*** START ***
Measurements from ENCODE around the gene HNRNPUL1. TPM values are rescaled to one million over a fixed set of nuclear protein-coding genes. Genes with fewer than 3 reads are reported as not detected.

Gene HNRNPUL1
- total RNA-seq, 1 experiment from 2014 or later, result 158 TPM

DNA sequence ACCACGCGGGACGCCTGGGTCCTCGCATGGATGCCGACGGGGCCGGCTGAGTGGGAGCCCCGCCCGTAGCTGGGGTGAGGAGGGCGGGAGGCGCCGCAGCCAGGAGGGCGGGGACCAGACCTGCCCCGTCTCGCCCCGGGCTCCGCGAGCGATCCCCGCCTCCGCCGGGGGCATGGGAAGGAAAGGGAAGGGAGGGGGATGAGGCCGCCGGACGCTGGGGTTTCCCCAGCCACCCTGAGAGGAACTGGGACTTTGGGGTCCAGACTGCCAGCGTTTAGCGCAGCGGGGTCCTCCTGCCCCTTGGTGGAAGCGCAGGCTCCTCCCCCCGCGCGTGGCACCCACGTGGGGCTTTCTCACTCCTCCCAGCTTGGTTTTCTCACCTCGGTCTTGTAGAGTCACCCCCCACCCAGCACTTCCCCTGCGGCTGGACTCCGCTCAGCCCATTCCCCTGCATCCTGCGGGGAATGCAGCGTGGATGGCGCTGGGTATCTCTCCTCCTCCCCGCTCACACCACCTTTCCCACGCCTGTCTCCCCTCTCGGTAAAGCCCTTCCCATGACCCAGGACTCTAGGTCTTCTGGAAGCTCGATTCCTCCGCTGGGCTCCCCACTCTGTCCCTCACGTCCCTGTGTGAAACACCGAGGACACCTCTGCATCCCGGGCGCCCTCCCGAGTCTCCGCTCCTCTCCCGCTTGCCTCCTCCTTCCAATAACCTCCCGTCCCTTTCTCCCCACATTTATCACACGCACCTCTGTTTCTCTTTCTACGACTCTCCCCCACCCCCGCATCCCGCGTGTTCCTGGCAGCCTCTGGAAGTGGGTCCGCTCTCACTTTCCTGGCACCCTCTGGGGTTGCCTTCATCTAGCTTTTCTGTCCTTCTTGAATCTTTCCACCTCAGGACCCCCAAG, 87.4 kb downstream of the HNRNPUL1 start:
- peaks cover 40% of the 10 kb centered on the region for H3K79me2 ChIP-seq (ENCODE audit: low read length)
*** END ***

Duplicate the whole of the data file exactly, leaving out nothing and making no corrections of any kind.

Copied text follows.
Measurements from ENCODE around the gene HNRNPUL1. TPM values are rescaled to one million over a fixed set of nuclear protein-coding genes. Genes with fewer than 3 reads are reported as not detected.

Gene HNRNPUL1
- total RNA-seq, 1 experiment from 2014 or later, result 158 TPM

DNA sequence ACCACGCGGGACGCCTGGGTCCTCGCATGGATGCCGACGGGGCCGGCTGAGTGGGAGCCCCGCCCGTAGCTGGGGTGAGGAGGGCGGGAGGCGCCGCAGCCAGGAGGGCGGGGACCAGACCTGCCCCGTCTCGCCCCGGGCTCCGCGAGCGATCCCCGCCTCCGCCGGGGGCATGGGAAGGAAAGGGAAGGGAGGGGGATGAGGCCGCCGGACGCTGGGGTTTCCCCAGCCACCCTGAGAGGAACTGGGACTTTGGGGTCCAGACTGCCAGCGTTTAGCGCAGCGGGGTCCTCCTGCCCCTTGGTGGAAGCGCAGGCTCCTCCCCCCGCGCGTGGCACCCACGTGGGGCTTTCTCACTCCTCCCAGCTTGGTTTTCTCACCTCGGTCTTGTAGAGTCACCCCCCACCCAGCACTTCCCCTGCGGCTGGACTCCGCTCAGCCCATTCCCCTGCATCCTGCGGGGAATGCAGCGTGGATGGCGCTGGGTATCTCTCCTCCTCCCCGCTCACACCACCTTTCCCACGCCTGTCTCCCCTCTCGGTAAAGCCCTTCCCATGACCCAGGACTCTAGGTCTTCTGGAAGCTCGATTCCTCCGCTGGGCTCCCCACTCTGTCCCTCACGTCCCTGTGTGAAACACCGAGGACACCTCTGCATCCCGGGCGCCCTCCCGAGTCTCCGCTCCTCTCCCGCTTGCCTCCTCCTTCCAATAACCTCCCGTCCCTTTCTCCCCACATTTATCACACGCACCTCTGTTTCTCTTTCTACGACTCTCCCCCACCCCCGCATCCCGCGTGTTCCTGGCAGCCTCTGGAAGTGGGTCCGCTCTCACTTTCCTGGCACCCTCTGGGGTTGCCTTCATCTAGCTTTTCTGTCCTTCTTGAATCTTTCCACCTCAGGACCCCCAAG, 87.4 kb downstream of the HNRNPUL1 start:
- peaks cover 40% of the 10 kb centered on the region for H3K79me2 ChIP-seq (ENCODE audit: low read length)